Why I'm (Mostly) Done Buying 'Stuff'

Why I’m (Mostly) Done Buying ‘Stuff’

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This isn’t a plea to buy my kids less toys for Christmas, though you can read it that way (please, mom and grandmom and all those who love us, please read it that way, because I am already drowning in Legos). This also isn’t an announcement that we’re canceling our Amazon Prime account and moving to a desert yurt, though some days, that sounds like a good idea. This also isn’t a Judgey McJudgerson manifesto about why you all need to cancel your Target cards.

This is, however, an explanation of why our family is buying less toys, getting less stuff, and embracing experiences instead of things.

Basically: we get a heck of lot more joy from going to a concert than we do from our new iPhone. And I’m not being a holier-than-thou hippie here; science actually says so.

Sounds wild, I know. But hear me out, and by “me,” I mean the people who have studied this stuff pretty much to death. In a 2010 Science paper with co-author Daniel Gilbert, scientist Matthew Killingsworth wrote, “Happiness is the the content of moment-to-moment experience,” writes The Atlantic.“So nothing material is intrinsically valuable, except in whatever promise of happiness it carries.”

From that new shade of lipstick to the shiny Chromebook, it all means nothing unless it promises some kind of happiness payoff in the form of experience.

In other words, I get a little jolt from wearing the lipstick or using the Chromebook, but that’s not going to last very long. The same thing, more importantly, goes for my kids’ toys, especially the ones I buy on a whim. They get a little jolt of happy when I buy them, but then that Paw Patrol stuffie just clutters up my house for months, mostly ignored, a source of stress for me when I have to clean it up.

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That’s another issue when it comes to stuff. Stuff lingers, and not in a good way. Toys take up space, and need storage, and get everywhere, and then you have to tell your kids to clean them up. Your kids do not want to clean them up. They resist. You get angry. The kids get sulky. Yelling ensues. So do tears (sometimes on both ends). Wash, rinse, and repeat.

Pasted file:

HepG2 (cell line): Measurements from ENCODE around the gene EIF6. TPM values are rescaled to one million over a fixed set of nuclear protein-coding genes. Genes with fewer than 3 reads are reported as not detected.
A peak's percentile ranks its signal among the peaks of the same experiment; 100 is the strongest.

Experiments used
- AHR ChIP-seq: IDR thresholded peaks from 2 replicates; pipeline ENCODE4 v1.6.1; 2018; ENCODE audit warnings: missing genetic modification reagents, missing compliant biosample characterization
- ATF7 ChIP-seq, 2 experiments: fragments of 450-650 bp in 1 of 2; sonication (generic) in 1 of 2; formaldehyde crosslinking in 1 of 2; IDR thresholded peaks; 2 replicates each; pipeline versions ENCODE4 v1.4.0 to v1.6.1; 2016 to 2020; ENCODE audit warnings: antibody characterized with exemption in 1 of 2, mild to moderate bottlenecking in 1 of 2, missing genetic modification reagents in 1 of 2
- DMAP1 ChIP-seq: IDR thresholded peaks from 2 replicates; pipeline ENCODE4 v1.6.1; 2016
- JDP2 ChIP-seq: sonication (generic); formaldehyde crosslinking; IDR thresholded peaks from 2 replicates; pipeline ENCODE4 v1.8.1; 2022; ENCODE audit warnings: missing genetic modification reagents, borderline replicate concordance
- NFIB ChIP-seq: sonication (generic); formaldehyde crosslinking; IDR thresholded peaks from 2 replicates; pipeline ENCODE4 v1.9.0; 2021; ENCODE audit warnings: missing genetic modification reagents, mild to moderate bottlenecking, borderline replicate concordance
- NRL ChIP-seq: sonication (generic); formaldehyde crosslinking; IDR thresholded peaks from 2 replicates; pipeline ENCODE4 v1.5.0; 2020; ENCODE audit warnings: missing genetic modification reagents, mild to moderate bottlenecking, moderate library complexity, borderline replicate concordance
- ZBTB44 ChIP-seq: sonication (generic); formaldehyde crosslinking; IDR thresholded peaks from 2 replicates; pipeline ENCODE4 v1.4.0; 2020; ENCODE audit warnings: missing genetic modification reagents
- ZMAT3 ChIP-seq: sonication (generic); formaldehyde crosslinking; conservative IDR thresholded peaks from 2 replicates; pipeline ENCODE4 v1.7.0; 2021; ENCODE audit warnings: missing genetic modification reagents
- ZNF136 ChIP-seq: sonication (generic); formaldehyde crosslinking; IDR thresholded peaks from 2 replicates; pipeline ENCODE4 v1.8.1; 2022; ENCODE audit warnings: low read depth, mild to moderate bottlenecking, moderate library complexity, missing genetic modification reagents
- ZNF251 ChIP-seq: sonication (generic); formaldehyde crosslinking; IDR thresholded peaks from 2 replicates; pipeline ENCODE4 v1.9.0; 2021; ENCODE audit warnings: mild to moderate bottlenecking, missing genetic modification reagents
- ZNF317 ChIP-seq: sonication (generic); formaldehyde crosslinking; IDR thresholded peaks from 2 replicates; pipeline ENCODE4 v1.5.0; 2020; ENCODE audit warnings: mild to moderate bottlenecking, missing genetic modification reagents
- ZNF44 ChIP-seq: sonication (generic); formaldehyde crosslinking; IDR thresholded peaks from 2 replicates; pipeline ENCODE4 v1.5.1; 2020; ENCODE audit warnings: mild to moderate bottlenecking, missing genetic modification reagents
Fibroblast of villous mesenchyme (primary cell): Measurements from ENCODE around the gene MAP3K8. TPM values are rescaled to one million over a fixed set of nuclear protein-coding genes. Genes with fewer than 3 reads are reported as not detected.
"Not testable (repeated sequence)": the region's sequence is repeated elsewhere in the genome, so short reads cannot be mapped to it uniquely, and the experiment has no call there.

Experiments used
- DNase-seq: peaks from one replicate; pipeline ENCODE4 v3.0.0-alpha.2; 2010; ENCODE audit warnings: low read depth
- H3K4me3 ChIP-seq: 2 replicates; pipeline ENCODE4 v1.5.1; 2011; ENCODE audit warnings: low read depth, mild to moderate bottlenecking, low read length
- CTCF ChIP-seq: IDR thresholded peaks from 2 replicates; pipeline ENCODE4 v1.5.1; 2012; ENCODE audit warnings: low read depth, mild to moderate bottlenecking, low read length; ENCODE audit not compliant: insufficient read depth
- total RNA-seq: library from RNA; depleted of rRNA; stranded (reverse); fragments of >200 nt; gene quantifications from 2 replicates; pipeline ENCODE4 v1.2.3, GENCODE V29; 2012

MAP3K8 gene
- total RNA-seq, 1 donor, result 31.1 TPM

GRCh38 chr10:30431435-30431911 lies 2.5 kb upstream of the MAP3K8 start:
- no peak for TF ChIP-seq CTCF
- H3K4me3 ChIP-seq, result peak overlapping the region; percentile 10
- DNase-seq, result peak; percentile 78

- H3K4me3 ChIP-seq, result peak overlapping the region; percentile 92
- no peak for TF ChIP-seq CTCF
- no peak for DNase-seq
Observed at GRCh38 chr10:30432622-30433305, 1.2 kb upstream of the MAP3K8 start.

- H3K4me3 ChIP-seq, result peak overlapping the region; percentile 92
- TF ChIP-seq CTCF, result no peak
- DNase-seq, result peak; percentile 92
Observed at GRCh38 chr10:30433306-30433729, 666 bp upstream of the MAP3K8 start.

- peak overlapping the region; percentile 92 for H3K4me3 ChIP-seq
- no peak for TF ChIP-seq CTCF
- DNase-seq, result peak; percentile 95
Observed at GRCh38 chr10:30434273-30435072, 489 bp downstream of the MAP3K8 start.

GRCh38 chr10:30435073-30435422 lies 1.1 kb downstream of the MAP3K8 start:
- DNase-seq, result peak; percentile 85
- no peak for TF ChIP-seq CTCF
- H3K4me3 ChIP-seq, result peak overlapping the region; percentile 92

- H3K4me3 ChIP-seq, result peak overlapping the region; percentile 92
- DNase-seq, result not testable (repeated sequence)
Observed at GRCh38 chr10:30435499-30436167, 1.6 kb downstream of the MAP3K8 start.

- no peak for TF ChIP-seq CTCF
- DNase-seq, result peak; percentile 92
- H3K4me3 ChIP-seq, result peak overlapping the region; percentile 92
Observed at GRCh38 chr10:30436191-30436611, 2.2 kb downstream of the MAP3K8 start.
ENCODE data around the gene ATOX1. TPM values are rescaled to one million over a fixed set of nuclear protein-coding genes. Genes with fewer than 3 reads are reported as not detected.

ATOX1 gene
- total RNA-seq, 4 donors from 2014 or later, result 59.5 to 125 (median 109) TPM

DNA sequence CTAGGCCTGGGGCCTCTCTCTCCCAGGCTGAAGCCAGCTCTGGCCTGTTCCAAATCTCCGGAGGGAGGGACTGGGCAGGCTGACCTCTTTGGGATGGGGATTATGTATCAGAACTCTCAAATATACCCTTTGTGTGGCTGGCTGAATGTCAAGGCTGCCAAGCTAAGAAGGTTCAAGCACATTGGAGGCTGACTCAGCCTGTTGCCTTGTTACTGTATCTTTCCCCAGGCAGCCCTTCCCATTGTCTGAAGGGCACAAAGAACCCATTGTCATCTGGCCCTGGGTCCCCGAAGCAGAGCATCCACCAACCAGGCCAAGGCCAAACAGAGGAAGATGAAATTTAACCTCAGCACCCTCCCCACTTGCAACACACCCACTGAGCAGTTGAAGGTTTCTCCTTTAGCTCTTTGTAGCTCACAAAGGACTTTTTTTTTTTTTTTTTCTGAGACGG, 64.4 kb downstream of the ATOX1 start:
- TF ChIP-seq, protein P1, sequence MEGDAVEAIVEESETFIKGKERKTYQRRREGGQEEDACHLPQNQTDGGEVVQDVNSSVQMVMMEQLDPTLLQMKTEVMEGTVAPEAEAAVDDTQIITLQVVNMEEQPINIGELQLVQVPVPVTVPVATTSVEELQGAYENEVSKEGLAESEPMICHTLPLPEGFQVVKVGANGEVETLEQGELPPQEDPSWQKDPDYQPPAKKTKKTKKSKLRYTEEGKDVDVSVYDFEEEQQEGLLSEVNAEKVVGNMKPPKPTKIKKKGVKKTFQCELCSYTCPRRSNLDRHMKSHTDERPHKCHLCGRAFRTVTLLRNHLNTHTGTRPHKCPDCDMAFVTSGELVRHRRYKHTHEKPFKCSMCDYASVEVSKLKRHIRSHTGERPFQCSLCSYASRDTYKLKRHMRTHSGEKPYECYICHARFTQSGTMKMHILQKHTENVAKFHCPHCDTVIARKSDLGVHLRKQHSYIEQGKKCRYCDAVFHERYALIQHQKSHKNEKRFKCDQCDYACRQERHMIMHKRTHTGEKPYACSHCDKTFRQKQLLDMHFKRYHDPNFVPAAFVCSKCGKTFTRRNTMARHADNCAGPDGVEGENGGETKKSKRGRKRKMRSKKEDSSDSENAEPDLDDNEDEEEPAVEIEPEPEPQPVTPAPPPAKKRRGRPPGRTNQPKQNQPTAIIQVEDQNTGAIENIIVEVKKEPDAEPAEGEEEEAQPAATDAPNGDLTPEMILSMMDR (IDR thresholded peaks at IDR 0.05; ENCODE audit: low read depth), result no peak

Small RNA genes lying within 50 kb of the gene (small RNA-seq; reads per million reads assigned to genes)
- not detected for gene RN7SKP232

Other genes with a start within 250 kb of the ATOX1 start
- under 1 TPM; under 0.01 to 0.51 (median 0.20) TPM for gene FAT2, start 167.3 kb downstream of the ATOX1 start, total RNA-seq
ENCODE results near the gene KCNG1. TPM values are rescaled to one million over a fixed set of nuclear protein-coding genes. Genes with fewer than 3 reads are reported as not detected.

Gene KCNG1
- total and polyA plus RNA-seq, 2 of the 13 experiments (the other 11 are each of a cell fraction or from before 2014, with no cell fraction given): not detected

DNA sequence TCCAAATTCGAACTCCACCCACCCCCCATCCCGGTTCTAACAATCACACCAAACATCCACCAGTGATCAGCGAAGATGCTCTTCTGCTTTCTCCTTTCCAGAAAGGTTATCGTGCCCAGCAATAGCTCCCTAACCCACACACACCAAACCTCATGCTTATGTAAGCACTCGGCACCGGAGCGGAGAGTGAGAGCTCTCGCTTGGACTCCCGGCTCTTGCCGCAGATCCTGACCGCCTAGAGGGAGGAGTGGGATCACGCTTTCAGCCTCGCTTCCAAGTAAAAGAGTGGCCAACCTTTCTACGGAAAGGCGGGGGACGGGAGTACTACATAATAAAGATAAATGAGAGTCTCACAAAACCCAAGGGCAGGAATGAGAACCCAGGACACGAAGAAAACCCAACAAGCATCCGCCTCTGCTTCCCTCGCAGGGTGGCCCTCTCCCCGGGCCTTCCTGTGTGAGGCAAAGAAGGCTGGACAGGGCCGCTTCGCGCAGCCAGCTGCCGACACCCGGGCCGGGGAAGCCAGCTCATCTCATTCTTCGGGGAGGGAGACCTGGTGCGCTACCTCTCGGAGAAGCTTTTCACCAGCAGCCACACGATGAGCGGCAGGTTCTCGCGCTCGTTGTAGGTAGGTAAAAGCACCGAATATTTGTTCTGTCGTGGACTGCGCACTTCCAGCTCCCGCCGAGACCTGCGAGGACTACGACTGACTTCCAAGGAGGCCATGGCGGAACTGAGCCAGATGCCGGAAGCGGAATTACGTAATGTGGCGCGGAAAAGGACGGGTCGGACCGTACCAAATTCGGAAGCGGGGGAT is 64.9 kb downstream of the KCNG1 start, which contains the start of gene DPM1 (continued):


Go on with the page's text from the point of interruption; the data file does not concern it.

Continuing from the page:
I realized the other day that I don’t have as many friends as I could because I don’t invite them to my house, because there’s so much stuff it’s always messy. That’s. Fucked. Up. We need some serious Goodwill purges, an intervention, and to spend our money on what matters, which is being together and making memories that last, not stuff that breaks.

So a few weeks ago, we decided not to buy things for a while, filled the car with camping gear instead of random Target stuff, and took a trip to the mountains. Yes, it was an adventure, but my kids spent their days finding salamanders and hiking up and down mountains. We made it all the way to secret waterfalls. They caught fish and we clambered over rocks. We didn’t drop the money we usually drop at the town’s hiking store and the awesome gem and mineral place. But we did climb a mountain in the early morning up into a cloud, and the top looked like something out of Tibet, all swirling cloud and mist.

But there’s no getting around the fact that the holidays might be a bit of a letdown for the kids. There won’t be the same kind of piles around the tree that they’re used to from previous years. I’m not subjecting myself to more toys that will break and get shoved into forgotten corners, which will then spill out onto my floor, which will then requiring picking up.

No, we’re going to give them something more fun. Trips. Backstage passes to zoo experiences. A month’s membership to a local museum. Gift certificates for ice cream from favorite spot. Passes to the local kids’ gymnasium. These won’t look as pretty in boxes. They won’t be as fun on Christmas morning. But we hope the kids will have more fun looking forward to them in the long run, and more fun making memories with them, than they will just playing with another Matchbox car racetrack.

If you really want to be a super-awesome spectacular grandparent, you can sponsor a trip to a new museum or pay for a class your grandchild has been clambering for. Anything that would make memories, that would be an experience, that wouldn’t clutter up the house. Please and thank you.

I guarantee the memories will last a lot longer than the latest gadget or toy would. And even experiences that suck, like sleeping in a tent with a family of whining kids or a beach vacation that rains the whole time, they turn into good stories in the end.

Think about your own childhood. You might feel nostalgic about your toys (I know I do). But it’s those experiences that get you, those long summer days, the first trip to Disney World with your grandparents, feeding the ducks in the park. These are the things that bring you the most joy. You could fill your house with Ninja Turtles and blare Power Rangers from your TV, and it wouldn’t be the same. But you could take your kids to the duck pond, ride your bikes on the same trails, and you could recapture some of that joy you felt back when you were a kid.

So we’re saving our money on stuff. Scientists agree; it’s not worth it.

Instead, we’re saving up for a beach vacation. And a chance to do a guided fossil dig in the low country of South Carolina, the best place on the planet to find megalodon teeth. We want to take our kids to Yellowstone one day and my mom has dreams of driving us all across the country in an RV, even though the chances of her killing us all in our sleep remain high.

I’m done with the constant trips to the stores for things I don’t need where the risk of making impulsive, spur-of-the-moment toy purchases is high. We’re saving up for our next adventure. Our house will be cleaner. I think too, in the end, our hearts will be fuller.